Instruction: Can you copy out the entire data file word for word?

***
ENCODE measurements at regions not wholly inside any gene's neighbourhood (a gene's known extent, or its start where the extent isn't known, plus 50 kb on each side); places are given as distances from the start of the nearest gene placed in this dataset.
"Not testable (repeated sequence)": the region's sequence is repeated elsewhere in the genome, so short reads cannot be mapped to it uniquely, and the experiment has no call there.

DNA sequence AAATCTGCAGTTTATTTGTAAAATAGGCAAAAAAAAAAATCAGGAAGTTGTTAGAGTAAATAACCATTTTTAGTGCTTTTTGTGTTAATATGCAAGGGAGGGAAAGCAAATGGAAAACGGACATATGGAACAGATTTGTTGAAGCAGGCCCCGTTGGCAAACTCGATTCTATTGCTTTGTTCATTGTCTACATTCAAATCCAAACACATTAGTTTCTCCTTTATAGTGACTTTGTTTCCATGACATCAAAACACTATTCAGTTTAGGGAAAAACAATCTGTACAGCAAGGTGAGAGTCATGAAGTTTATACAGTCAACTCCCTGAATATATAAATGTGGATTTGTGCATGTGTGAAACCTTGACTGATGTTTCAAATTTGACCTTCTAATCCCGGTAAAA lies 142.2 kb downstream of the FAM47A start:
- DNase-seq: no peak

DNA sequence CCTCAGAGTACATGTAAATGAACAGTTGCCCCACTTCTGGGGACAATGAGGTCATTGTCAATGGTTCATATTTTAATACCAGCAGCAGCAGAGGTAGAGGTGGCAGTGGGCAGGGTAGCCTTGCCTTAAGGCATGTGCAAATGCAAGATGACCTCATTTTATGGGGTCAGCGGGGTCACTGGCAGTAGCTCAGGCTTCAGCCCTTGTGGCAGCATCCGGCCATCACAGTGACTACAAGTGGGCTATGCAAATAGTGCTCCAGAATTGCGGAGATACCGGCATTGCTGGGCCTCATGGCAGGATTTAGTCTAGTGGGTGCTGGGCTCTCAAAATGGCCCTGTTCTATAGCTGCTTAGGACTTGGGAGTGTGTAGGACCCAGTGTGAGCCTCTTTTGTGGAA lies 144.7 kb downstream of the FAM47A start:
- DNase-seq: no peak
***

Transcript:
ENCODE measurements at regions not wholly inside any gene's neighbourhood (a gene's known extent, or its start where the extent isn't known, plus 50 kb on each side); places are given as distances from the start of the nearest gene placed in this dataset.
"Not testable (repeated sequence)": the region's sequence is repeated elsewhere in the genome, so short reads cannot be mapped to it uniquely, and the experiment has no call there.

DNA sequence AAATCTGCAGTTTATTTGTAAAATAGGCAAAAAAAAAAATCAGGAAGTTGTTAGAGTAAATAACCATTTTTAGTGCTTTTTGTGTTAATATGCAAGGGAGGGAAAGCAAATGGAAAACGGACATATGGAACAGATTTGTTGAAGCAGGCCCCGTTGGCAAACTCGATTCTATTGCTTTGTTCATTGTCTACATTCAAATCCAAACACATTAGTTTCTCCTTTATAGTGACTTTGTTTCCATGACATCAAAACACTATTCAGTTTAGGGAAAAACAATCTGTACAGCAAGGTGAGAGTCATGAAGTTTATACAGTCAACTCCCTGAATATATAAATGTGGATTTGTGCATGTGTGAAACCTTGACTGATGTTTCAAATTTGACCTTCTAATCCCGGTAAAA lies 142.2 kb downstream of the FAM47A start:
- DNase-seq: no peak

DNA sequence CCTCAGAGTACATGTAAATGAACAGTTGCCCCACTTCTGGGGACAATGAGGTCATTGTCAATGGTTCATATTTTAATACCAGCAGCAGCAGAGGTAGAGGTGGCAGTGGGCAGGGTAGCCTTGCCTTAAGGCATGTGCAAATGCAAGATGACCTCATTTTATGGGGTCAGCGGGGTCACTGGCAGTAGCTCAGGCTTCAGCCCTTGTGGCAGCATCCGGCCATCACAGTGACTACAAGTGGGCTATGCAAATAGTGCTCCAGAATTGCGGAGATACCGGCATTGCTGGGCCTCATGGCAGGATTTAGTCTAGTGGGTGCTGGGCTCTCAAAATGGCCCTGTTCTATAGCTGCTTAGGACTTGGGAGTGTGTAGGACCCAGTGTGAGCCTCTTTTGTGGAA lies 144.7 kb downstream of the FAM47A start:
- DNase-seq: no peak